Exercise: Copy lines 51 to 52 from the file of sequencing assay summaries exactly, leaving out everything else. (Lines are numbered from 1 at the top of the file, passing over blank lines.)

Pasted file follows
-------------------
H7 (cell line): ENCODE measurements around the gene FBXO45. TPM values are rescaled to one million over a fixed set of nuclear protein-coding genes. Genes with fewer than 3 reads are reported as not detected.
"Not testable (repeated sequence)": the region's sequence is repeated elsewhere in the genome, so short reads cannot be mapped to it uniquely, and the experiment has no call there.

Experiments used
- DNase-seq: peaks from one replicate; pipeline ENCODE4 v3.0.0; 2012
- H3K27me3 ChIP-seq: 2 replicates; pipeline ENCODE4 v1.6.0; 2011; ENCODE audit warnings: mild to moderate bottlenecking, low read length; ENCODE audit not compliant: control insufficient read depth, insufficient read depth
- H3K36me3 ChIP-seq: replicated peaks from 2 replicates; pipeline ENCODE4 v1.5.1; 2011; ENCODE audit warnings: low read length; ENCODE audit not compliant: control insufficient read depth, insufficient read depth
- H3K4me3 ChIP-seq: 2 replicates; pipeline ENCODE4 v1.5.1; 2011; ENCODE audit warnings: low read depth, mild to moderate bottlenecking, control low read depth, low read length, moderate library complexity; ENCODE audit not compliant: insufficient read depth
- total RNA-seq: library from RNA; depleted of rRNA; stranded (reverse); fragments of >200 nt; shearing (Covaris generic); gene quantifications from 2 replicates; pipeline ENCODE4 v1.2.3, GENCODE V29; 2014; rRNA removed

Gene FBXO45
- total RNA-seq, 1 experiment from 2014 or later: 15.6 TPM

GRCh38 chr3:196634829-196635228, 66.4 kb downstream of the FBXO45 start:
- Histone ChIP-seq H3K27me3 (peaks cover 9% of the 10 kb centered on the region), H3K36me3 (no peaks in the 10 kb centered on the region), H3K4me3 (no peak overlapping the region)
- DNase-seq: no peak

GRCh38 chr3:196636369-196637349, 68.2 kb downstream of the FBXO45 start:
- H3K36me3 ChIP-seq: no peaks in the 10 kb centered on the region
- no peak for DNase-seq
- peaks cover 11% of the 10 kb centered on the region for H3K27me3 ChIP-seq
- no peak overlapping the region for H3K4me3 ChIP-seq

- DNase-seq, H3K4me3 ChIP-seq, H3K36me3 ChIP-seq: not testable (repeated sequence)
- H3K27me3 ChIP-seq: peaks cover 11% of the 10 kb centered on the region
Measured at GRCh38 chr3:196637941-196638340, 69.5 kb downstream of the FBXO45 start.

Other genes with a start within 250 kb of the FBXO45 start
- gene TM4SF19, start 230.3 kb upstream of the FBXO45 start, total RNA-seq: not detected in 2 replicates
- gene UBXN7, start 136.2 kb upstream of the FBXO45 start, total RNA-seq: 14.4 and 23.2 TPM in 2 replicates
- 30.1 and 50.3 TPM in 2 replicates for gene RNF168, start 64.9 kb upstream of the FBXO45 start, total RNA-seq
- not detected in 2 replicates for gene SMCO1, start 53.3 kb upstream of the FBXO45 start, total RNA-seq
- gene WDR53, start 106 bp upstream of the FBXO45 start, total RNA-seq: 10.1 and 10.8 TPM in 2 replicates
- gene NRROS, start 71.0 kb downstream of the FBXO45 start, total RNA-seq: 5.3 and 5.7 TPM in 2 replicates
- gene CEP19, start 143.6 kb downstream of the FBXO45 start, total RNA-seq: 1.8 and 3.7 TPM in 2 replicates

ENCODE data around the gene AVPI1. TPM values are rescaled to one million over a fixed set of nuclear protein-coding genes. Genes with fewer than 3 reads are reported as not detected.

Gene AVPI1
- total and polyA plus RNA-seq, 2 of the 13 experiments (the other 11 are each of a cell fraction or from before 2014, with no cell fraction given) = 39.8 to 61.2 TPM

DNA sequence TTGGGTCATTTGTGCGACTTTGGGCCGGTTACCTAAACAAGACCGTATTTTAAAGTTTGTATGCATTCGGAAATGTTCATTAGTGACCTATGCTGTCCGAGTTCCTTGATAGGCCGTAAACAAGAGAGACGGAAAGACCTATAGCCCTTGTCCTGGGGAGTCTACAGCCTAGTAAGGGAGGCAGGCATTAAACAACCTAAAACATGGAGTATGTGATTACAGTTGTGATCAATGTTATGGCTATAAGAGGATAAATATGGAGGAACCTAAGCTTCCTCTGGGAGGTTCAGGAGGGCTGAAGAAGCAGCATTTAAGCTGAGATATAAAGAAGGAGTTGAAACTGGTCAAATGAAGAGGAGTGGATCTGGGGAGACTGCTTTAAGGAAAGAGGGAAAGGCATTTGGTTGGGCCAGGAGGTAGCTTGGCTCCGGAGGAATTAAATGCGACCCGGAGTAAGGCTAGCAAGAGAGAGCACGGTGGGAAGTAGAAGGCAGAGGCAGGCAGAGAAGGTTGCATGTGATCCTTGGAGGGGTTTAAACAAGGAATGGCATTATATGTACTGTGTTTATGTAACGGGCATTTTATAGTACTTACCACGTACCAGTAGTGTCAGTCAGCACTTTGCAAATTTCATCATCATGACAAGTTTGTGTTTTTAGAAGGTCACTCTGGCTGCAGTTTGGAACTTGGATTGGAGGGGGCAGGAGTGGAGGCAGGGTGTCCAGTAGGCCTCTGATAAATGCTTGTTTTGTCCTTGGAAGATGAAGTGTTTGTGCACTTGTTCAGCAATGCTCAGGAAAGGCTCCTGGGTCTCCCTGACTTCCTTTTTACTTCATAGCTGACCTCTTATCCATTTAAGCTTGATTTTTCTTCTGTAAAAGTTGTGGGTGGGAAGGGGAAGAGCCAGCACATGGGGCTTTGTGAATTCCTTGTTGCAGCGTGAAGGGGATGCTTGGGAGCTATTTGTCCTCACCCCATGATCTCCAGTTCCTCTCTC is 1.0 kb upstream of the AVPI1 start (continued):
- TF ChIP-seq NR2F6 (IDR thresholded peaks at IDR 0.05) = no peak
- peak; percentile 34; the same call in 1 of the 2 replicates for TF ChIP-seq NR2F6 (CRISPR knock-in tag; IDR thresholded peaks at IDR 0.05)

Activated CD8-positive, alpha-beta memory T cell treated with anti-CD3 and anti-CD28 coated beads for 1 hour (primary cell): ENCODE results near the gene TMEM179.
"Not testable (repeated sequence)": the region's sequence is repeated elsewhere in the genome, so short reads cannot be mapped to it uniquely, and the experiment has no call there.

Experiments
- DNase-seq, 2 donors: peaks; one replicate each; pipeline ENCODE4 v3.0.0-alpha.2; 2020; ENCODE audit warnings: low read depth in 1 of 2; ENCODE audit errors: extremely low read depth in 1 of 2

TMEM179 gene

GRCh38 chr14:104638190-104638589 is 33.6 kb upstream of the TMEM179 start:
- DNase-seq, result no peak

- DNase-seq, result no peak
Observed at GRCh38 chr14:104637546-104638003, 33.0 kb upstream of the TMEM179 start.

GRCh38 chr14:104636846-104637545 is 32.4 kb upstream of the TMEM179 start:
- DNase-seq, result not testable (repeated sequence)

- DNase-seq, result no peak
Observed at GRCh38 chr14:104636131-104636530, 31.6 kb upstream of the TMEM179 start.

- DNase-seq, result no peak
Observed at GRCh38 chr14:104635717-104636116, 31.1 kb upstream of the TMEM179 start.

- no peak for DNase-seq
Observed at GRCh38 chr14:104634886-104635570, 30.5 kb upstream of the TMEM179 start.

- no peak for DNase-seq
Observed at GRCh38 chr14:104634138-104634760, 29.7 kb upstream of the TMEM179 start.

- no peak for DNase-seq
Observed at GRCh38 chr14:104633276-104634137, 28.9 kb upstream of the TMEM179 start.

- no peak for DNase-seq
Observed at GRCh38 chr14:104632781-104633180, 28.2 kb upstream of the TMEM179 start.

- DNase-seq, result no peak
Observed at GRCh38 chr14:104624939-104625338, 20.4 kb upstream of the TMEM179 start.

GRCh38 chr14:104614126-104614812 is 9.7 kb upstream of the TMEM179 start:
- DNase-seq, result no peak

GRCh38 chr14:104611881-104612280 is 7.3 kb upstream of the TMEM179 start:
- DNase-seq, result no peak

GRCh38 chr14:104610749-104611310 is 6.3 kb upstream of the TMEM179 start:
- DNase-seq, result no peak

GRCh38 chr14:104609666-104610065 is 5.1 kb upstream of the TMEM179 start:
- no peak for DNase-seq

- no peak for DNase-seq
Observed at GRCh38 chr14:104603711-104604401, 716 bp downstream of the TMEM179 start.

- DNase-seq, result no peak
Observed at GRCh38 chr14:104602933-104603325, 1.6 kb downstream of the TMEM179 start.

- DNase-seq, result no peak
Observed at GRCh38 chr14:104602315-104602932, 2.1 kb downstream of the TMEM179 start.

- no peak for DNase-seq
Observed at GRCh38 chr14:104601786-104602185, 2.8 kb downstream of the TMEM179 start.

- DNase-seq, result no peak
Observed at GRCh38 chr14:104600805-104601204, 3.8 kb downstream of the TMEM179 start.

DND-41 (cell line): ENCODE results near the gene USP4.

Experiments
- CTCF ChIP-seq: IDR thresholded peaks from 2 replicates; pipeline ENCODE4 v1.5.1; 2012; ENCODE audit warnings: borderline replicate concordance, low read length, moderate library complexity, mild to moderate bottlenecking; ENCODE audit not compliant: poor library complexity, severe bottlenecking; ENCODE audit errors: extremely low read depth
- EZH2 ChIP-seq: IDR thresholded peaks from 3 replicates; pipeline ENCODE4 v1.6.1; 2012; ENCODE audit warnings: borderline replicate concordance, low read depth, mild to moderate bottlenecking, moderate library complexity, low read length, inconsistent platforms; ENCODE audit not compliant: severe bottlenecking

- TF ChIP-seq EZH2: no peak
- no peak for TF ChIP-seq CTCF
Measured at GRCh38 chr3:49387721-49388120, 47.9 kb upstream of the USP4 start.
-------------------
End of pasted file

- no peak for DNase-seq
Observed at GRCh38 chr14:104634886-104635570, 30.5 kb upstream of the TMEM179 start.